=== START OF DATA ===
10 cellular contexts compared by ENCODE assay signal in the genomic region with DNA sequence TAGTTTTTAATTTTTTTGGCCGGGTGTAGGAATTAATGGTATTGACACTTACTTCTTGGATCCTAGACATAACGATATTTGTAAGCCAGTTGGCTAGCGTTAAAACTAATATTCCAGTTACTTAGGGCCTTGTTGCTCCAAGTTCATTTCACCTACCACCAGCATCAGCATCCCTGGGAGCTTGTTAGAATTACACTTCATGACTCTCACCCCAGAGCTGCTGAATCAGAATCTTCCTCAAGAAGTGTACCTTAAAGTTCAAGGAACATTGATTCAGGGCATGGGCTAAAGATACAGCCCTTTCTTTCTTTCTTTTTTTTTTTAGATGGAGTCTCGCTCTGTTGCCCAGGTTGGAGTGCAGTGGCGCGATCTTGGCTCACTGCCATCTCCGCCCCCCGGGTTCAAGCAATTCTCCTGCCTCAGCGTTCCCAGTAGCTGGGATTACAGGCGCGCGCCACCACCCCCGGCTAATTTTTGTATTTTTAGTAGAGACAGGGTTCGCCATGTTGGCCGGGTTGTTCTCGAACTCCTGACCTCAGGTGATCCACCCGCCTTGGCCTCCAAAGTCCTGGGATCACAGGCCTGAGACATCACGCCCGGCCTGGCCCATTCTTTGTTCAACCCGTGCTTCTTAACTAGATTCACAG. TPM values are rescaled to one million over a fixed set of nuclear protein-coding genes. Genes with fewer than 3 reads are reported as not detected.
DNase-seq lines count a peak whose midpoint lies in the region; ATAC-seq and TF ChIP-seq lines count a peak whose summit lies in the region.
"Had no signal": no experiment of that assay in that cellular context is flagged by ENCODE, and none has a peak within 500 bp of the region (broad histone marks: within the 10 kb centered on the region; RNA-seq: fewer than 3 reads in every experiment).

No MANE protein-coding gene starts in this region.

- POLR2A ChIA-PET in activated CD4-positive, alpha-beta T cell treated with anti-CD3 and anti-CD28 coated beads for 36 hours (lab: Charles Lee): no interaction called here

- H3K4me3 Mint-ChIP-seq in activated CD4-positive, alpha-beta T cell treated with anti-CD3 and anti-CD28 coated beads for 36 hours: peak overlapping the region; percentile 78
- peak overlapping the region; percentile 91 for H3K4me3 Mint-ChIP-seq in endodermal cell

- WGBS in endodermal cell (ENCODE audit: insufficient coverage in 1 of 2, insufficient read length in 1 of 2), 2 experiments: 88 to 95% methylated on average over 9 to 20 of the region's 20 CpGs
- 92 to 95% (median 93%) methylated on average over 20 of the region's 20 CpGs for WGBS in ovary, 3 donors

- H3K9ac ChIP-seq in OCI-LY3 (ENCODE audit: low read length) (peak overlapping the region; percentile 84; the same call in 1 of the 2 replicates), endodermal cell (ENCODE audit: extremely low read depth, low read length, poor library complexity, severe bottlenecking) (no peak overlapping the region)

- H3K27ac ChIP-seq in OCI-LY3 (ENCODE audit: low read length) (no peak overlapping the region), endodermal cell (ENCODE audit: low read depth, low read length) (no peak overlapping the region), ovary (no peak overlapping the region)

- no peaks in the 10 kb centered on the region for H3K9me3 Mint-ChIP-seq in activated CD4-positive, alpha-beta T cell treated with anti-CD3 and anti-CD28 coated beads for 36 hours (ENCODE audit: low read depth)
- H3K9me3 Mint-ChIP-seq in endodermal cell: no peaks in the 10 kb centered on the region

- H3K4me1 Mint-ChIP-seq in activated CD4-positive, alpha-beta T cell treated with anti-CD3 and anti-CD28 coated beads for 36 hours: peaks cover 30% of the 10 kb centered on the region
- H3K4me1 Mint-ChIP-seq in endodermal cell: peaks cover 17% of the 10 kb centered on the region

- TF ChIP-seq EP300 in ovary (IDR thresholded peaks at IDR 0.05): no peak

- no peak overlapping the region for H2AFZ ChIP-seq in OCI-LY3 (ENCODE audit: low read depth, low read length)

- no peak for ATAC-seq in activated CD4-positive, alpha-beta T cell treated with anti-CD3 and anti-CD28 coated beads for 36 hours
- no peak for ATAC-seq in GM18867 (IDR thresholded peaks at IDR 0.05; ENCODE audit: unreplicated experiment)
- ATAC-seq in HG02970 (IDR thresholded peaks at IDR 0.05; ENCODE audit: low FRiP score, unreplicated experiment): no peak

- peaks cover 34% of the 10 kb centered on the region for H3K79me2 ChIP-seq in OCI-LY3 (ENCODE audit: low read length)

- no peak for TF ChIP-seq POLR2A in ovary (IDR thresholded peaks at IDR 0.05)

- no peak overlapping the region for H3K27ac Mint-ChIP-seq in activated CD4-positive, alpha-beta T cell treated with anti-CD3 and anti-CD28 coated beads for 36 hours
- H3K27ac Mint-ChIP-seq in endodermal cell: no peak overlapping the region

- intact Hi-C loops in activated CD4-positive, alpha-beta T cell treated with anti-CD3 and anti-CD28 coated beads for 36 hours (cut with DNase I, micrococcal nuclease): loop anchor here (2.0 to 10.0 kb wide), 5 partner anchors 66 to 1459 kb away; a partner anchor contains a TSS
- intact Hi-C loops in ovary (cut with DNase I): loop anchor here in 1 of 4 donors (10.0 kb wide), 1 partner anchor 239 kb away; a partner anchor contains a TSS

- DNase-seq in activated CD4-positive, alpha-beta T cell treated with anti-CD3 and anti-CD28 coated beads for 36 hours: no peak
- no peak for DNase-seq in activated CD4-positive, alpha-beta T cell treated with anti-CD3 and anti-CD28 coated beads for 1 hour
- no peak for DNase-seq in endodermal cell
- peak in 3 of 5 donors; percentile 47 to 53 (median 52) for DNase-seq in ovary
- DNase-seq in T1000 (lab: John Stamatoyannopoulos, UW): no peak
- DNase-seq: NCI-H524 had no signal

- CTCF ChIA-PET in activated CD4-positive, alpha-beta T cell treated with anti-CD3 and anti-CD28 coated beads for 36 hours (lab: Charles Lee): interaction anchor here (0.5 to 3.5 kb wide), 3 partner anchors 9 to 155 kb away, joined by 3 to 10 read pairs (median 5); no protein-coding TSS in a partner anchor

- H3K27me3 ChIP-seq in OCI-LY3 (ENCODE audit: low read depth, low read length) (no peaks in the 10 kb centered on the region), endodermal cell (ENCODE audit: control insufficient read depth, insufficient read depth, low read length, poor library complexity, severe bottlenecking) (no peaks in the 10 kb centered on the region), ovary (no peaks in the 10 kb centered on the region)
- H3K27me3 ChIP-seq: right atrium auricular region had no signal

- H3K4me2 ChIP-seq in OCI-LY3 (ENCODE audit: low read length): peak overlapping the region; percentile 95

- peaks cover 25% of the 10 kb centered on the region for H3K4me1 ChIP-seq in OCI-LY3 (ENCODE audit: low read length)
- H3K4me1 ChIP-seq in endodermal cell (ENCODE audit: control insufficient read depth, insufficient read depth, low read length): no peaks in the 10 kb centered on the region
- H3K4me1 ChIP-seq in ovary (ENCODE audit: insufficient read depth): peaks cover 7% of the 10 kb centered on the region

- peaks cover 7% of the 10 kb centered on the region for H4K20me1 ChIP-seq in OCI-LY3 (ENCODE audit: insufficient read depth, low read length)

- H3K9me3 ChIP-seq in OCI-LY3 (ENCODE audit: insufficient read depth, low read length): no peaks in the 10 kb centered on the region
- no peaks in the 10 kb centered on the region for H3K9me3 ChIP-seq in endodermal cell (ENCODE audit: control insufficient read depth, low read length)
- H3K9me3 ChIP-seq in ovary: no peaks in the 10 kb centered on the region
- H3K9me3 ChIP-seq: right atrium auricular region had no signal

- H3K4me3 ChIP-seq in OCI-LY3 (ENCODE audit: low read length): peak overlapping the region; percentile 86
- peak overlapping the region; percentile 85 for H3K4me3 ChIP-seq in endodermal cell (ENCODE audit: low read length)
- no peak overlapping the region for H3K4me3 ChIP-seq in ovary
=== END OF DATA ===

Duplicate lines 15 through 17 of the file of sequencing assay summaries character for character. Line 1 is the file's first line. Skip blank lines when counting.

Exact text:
- H3K4me1 Mint-ChIP-seq in endodermal cell: peaks cover 17% of the 10 kb centered on the region

- TF ChIP-seq EP300 in ovary (IDR thresholded peaks at IDR 0.05): no peak

- no peak overlapping the region for H2AFZ ChIP-seq in OCI-LY3 (ENCODE audit: low read depth, low read length)